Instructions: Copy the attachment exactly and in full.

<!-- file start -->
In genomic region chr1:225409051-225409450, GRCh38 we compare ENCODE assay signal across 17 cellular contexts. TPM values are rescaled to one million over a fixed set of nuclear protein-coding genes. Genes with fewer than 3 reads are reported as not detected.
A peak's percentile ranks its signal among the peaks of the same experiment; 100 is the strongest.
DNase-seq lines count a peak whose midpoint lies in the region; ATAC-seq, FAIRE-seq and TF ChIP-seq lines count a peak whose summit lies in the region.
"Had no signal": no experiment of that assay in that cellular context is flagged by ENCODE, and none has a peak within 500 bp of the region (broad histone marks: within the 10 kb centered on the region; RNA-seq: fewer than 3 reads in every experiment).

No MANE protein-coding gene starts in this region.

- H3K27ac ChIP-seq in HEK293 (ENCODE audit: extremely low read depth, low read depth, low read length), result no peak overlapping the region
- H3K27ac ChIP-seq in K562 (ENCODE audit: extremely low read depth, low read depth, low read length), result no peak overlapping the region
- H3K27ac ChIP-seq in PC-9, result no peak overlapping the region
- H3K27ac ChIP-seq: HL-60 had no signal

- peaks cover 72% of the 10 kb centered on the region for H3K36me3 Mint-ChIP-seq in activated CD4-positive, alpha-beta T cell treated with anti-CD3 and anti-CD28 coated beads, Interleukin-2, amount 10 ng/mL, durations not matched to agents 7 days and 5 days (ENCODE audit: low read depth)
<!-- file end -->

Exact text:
In genomic region chr1:225409051-225409450, GRCh38 we compare ENCODE assay signal across 17 cellular contexts. TPM values are rescaled to one million over a fixed set of nuclear protein-coding genes. Genes with fewer than 3 reads are reported as not detected.
A peak's percentile ranks its signal among the peaks of the same experiment; 100 is the strongest.
DNase-seq lines count a peak whose midpoint lies in the region; ATAC-seq, FAIRE-seq and TF ChIP-seq lines count a peak whose summit lies in the region.
"Had no signal": no experiment of that assay in that cellular context is flagged by ENCODE, and none has a peak within 500 bp of the region (broad histone marks: within the 10 kb centered on the region; RNA-seq: fewer than 3 reads in every experiment).

No MANE protein-coding gene starts in this region.

- H3K27ac ChIP-seq in HEK293 (ENCODE audit: extremely low read depth, low read depth, low read length), result no peak overlapping the region
- H3K27ac ChIP-seq in K562 (ENCODE audit: extremely low read depth, low read depth, low read length), result no peak overlapping the region
- H3K27ac ChIP-seq in PC-9, result no peak overlapping the region
- H3K27ac ChIP-seq: HL-60 had no signal

- peaks cover 72% of the 10 kb centered on the region for H3K36me3 Mint-ChIP-seq in activated CD4-positive, alpha-beta T cell treated with anti-CD3 and anti-CD28 coated beads, Interleukin-2, amount 10 ng/mL, durations not matched to agents 7 days and 5 days (ENCODE audit: low read depth)